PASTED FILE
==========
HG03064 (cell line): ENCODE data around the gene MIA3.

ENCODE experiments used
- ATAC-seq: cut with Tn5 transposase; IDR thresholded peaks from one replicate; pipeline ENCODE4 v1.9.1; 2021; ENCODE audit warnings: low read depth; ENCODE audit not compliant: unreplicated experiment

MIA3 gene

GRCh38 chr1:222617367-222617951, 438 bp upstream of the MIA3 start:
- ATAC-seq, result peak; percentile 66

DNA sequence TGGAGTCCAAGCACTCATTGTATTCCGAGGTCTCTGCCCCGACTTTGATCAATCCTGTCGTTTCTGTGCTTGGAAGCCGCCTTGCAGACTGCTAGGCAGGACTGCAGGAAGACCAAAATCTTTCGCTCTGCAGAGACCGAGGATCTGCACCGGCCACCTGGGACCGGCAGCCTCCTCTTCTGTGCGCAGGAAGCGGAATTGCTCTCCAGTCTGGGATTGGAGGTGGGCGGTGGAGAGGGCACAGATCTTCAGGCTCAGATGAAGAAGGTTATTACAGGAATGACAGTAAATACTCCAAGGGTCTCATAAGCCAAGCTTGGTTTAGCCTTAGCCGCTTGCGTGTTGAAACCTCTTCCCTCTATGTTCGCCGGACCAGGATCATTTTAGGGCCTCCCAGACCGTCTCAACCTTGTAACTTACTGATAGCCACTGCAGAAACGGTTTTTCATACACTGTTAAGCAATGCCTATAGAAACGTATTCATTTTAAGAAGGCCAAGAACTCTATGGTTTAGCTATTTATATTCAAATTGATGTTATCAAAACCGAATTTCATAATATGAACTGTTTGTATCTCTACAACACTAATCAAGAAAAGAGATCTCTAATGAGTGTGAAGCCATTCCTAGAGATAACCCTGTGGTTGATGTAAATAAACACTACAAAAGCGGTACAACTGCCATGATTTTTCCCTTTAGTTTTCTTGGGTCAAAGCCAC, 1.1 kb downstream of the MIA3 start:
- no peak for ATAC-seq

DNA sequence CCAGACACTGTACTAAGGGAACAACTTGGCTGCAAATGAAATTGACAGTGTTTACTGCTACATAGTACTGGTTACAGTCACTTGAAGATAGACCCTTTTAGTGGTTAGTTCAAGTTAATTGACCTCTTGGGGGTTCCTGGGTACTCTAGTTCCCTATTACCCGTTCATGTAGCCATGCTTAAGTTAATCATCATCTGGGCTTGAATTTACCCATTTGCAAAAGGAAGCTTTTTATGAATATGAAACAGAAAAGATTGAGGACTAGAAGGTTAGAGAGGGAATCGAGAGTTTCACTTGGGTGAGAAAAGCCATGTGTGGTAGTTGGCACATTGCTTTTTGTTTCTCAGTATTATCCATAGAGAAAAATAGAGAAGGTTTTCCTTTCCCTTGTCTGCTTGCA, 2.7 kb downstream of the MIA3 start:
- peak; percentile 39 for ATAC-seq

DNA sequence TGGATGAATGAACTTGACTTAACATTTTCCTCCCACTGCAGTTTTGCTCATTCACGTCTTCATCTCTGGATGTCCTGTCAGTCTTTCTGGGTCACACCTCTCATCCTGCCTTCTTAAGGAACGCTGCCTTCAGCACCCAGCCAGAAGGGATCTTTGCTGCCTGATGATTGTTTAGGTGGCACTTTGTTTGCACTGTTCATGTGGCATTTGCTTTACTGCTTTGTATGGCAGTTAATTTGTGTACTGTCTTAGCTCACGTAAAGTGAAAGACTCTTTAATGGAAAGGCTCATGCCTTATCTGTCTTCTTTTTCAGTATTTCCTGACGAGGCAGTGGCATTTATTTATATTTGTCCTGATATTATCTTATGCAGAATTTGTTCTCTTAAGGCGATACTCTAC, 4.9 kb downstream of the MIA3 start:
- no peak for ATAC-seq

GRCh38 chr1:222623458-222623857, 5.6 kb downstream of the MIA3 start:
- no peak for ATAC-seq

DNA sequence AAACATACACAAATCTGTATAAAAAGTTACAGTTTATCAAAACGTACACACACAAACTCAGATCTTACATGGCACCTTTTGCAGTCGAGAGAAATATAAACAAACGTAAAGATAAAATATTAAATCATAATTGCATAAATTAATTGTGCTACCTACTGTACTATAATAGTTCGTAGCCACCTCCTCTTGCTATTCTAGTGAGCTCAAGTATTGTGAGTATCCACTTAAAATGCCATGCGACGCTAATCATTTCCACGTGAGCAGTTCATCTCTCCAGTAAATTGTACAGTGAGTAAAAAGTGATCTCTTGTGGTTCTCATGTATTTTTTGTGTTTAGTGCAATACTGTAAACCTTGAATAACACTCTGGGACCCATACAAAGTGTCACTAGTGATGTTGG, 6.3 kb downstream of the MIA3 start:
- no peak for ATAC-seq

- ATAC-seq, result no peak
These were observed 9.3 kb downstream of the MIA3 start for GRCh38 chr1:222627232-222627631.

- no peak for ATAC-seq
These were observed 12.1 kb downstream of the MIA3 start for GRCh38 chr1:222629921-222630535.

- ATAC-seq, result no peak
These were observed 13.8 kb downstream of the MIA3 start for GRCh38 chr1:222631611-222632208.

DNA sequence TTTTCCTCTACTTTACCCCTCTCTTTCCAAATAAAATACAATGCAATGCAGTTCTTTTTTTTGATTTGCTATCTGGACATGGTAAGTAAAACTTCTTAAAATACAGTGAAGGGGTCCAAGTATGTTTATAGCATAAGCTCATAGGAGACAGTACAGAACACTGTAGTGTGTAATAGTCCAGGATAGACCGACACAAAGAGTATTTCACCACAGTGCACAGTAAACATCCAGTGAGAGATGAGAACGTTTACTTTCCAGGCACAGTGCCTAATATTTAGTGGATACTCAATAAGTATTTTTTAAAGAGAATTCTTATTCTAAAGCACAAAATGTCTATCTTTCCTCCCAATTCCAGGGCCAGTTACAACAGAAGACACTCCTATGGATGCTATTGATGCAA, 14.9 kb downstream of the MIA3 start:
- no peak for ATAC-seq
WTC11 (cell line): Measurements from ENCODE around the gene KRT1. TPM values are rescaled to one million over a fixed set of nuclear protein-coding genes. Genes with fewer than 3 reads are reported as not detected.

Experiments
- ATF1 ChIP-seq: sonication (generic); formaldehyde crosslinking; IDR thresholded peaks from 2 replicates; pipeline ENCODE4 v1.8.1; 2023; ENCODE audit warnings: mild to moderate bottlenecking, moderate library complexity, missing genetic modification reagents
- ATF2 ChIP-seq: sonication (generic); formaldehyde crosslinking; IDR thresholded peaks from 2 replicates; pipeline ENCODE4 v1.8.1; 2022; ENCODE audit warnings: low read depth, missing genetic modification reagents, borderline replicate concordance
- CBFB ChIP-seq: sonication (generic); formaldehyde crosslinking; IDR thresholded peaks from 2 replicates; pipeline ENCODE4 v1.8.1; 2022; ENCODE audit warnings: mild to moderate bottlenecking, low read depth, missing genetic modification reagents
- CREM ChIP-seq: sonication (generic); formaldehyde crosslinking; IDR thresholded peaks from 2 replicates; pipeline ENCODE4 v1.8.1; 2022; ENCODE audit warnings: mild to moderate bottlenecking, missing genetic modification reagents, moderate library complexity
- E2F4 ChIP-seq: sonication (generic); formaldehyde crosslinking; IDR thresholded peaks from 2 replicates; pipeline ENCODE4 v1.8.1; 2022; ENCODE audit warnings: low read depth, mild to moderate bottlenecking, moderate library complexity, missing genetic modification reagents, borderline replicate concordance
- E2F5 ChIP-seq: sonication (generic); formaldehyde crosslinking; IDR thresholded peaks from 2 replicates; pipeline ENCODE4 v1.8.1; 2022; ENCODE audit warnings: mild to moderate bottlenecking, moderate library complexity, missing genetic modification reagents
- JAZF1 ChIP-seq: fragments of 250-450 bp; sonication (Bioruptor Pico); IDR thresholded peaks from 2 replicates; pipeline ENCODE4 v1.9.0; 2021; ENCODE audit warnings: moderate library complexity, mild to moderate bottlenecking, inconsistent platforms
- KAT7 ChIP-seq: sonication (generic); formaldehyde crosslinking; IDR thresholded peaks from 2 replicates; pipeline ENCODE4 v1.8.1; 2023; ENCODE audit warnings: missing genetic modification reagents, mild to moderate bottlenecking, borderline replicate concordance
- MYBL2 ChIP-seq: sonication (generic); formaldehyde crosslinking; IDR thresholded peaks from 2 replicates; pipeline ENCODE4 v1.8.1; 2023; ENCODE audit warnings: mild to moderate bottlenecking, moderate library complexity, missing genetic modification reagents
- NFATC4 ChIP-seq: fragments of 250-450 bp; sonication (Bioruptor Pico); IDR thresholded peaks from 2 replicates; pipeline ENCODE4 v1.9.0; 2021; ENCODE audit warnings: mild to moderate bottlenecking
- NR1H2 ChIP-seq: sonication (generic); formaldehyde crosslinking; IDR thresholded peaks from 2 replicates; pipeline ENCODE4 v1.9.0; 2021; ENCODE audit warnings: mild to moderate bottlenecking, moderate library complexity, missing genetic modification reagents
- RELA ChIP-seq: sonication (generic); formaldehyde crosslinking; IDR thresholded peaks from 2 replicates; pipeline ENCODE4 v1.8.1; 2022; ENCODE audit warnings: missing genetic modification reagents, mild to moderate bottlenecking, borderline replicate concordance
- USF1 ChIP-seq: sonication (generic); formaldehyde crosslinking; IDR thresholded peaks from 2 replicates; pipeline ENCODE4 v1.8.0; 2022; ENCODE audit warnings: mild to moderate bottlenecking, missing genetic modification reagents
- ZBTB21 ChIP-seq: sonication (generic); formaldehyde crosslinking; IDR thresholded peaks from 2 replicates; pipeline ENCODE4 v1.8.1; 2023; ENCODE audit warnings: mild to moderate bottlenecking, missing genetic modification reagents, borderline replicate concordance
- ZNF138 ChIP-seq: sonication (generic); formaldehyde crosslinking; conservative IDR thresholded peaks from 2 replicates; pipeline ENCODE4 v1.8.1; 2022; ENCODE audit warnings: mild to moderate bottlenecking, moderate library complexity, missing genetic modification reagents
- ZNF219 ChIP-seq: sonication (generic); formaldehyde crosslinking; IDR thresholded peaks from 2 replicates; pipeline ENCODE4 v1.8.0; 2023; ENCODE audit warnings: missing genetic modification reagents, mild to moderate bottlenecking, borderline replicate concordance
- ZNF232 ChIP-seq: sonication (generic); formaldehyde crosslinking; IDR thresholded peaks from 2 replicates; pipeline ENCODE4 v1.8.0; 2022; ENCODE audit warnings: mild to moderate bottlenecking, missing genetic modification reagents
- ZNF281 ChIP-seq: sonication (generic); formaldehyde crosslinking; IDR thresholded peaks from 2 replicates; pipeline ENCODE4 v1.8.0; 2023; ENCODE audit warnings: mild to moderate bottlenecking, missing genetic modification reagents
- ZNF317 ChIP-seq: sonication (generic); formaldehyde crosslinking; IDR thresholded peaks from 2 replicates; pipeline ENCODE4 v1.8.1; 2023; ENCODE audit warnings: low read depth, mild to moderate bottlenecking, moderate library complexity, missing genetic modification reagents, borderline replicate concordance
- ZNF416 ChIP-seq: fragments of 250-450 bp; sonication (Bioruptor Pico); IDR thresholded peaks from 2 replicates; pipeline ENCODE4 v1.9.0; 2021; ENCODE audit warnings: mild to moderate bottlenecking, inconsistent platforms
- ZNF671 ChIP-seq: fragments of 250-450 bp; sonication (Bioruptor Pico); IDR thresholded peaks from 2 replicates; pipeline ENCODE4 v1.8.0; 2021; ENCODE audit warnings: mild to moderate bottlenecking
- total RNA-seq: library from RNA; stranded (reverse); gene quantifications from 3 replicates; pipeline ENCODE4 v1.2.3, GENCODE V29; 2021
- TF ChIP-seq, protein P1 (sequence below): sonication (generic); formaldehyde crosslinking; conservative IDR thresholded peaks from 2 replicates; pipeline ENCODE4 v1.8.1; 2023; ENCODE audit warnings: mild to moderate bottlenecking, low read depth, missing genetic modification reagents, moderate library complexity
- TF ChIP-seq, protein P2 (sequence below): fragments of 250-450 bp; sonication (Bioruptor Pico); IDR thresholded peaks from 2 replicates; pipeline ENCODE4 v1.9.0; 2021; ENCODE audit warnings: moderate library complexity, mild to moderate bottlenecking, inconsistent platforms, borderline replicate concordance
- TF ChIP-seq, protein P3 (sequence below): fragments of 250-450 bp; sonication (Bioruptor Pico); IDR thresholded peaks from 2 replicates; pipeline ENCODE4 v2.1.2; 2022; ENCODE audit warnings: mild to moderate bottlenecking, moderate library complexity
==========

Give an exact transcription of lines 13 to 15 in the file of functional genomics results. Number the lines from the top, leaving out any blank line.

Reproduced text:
GRCh38 chr1:222623458-222623857, 5.6 kb downstream of the MIA3 start:
- no peak for ATAC-seq

DNA sequence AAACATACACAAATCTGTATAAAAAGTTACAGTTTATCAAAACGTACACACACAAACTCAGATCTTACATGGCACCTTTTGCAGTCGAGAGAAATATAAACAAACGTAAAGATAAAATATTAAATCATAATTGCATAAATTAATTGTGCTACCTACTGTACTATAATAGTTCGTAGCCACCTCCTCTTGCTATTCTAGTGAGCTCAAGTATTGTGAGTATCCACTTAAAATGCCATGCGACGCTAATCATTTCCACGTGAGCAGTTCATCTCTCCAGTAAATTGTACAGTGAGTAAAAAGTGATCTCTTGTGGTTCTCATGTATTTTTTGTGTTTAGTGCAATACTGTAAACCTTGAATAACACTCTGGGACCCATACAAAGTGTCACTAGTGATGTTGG, 6.3 kb downstream of the MIA3 start: